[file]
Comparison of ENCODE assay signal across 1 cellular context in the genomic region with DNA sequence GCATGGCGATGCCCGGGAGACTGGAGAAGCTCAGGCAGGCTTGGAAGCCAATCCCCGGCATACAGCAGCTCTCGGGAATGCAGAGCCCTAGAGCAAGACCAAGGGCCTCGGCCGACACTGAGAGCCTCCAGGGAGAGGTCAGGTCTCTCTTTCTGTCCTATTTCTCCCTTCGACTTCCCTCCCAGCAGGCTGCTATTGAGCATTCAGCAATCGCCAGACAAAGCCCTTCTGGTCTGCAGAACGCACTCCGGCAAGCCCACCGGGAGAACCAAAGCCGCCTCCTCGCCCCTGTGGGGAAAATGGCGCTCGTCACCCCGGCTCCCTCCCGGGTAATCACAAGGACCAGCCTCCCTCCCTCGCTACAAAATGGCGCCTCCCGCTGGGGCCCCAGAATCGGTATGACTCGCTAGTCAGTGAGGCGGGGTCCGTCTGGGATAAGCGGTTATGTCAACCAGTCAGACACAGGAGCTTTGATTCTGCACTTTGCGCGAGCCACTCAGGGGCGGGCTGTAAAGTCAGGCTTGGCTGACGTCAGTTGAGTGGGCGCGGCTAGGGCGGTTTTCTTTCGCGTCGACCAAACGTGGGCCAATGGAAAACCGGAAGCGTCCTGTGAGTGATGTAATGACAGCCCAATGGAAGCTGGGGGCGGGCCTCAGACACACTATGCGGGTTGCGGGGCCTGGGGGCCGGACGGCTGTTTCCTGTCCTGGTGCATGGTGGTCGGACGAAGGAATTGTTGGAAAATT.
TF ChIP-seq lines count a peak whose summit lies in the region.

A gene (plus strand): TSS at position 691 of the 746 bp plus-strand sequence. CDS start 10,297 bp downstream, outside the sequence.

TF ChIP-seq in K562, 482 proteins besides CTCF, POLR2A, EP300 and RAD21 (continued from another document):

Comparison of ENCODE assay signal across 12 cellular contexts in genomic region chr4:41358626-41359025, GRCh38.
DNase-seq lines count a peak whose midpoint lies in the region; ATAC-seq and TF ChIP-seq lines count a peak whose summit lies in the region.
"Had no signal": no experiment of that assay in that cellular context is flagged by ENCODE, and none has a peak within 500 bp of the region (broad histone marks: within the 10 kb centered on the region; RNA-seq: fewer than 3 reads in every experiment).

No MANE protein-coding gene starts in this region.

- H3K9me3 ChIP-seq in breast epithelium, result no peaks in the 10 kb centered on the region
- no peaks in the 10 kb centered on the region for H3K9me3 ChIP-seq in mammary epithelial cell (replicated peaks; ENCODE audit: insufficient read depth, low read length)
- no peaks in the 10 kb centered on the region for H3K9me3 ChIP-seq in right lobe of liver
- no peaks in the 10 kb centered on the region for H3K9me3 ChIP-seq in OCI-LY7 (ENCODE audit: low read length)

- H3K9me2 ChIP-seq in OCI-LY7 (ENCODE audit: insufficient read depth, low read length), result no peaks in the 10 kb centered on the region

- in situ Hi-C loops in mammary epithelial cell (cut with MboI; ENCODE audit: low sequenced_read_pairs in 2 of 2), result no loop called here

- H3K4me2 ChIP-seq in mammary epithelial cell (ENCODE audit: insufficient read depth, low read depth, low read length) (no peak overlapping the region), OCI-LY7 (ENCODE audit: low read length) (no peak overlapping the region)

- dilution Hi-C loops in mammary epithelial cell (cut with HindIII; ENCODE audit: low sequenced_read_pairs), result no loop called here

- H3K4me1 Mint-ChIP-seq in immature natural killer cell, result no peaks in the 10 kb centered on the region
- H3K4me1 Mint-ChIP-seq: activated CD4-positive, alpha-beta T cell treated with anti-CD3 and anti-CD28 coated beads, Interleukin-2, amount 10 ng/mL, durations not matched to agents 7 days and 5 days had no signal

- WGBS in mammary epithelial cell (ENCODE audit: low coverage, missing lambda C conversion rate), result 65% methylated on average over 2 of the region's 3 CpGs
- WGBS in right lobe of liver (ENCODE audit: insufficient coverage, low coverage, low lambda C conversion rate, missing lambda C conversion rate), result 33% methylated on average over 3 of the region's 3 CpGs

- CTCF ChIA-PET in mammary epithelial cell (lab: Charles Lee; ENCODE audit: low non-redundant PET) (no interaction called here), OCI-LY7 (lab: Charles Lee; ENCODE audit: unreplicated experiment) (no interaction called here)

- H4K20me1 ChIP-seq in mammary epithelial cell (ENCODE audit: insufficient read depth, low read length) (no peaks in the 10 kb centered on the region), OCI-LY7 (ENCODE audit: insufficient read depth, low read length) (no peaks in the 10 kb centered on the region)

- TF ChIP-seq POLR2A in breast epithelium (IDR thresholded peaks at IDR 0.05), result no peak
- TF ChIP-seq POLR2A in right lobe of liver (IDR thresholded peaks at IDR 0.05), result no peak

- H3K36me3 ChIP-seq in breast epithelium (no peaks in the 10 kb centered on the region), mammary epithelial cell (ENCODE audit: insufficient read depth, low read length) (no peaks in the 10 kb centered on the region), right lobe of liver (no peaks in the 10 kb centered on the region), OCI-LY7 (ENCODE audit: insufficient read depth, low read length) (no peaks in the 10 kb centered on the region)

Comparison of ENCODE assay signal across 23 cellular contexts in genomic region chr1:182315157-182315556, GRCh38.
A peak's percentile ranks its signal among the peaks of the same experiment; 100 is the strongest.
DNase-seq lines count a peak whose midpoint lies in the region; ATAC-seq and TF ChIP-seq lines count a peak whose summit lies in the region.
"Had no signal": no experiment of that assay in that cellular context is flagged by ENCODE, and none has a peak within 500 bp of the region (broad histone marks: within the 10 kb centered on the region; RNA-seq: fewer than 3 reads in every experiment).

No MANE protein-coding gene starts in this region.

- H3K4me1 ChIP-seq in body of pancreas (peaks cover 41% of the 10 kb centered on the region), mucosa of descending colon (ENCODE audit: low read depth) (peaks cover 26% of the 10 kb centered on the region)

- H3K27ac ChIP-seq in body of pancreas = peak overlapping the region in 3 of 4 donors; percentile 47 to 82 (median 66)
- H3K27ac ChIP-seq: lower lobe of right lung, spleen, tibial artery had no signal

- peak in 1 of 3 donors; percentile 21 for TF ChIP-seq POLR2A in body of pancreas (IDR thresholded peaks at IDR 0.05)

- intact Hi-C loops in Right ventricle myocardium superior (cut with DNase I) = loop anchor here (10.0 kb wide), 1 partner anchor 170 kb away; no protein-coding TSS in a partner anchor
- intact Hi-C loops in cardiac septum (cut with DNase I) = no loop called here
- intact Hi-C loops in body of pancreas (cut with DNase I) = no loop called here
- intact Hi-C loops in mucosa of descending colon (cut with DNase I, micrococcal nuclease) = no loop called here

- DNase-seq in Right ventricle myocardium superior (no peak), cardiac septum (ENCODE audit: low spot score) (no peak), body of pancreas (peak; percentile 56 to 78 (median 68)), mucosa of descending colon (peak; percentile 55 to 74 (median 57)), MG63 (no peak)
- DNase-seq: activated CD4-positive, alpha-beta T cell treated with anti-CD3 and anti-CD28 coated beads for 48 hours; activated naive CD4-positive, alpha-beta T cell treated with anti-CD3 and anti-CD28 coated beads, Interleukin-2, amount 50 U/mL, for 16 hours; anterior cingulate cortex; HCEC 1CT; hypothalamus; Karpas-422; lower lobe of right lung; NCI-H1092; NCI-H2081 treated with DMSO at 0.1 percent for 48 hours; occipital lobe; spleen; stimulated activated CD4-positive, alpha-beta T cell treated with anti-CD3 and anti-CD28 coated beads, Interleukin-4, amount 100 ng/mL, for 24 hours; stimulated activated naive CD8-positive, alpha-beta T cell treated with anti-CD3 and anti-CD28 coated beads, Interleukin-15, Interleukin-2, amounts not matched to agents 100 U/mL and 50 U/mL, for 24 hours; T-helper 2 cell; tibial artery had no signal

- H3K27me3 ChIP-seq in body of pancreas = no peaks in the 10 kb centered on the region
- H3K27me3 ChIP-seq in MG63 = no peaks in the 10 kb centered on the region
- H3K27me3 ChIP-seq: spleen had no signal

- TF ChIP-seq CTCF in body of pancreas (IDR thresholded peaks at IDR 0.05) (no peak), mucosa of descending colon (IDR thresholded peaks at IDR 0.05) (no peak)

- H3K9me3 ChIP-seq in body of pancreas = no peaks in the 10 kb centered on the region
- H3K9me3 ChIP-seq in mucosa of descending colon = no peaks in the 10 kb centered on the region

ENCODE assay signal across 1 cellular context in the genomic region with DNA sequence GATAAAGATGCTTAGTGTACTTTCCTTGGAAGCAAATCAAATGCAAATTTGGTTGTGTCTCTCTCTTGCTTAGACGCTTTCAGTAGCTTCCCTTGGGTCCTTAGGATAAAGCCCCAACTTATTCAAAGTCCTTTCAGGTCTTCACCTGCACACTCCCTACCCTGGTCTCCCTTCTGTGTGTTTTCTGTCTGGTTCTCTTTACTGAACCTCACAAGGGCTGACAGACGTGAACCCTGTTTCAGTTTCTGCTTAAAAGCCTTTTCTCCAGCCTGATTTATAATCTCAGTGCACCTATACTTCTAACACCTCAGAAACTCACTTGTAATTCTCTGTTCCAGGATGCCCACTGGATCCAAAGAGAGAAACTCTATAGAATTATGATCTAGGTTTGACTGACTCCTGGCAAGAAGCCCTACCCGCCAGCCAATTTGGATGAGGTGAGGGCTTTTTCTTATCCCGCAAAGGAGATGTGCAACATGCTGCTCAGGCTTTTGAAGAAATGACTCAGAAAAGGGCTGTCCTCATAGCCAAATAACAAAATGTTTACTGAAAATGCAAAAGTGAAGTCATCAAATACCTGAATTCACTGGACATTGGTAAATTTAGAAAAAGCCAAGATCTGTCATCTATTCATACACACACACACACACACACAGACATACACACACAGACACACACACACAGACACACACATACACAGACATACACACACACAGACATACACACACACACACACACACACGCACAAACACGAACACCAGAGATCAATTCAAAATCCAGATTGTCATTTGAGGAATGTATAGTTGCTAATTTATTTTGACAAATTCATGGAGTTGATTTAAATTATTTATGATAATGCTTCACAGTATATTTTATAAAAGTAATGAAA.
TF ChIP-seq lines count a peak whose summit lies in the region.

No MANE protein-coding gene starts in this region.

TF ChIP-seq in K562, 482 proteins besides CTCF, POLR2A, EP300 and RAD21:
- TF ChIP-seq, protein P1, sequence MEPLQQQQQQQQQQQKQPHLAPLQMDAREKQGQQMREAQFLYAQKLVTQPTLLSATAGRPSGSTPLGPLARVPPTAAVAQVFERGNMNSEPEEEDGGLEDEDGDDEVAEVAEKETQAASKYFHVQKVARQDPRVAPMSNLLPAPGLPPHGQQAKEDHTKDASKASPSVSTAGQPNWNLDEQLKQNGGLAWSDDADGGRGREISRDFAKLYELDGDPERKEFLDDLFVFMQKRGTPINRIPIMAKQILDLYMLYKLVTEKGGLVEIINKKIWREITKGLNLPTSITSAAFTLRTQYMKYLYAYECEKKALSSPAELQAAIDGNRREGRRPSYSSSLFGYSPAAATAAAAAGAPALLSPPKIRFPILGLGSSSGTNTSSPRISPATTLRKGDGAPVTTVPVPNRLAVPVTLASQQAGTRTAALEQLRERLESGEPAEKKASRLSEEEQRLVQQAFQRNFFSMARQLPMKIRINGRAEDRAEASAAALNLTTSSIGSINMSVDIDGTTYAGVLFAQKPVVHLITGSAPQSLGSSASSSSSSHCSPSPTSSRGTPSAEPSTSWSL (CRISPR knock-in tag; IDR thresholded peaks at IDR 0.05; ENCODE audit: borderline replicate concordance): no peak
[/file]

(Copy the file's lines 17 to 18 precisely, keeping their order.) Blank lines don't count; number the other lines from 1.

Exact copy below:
- H3K4me1 Mint-ChIP-seq in immature natural killer cell, result no peaks in the 10 kb centered on the region
- H3K4me1 Mint-ChIP-seq: activated CD4-positive, alpha-beta T cell treated with anti-CD3 and anti-CD28 coated beads, Interleukin-2, amount 10 ng/mL, durations not matched to agents 7 days and 5 days had no signal